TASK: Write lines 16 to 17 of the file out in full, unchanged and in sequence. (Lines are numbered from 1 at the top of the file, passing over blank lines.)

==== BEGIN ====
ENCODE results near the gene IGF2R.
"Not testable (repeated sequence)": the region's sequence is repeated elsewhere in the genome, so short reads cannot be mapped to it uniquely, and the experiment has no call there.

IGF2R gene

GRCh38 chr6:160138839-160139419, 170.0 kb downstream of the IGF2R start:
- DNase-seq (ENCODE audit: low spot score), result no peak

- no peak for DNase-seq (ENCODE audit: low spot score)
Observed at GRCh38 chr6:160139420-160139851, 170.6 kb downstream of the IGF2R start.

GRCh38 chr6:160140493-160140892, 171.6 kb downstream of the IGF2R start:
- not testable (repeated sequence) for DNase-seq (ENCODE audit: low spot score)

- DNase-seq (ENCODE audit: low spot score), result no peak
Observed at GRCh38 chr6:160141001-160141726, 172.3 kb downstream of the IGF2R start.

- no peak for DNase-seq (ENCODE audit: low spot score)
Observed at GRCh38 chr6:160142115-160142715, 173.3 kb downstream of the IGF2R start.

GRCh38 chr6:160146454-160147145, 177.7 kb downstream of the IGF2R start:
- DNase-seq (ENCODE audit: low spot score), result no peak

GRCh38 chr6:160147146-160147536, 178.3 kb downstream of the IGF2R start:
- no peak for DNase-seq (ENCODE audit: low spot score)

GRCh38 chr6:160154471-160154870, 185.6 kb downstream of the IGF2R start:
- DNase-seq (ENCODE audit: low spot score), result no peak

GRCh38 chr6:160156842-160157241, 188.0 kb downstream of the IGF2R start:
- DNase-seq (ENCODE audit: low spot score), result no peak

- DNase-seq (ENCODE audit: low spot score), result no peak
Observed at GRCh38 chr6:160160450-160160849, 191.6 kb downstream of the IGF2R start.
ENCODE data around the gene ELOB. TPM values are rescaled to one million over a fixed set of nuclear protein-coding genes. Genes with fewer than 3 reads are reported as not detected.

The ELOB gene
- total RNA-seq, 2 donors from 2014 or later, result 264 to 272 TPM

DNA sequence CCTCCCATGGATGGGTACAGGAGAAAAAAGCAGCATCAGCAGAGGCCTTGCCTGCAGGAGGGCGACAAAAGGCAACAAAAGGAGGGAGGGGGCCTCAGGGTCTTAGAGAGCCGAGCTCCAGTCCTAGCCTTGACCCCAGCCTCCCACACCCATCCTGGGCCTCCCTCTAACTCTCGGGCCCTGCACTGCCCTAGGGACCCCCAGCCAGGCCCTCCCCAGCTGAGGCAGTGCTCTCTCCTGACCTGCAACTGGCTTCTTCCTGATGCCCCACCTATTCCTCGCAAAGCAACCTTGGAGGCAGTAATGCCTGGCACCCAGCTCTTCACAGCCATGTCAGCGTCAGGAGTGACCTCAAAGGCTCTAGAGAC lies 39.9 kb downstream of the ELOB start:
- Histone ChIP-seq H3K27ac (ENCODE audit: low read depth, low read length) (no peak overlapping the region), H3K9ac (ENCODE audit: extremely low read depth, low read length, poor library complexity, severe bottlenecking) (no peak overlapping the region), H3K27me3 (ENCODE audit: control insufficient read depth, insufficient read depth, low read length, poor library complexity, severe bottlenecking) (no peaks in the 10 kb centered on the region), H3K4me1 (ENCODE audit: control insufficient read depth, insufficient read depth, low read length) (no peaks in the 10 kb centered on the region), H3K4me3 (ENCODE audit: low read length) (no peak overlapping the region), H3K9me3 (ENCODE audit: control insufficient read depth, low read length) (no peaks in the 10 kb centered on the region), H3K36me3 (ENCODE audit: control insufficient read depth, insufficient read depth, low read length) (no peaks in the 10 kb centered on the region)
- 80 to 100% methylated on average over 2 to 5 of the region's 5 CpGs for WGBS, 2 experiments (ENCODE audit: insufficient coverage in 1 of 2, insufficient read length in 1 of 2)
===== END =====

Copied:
GRCh38 chr6:160147146-160147536, 178.3 kb downstream of the IGF2R start:
- no peak for DNase-seq (ENCODE audit: low spot score)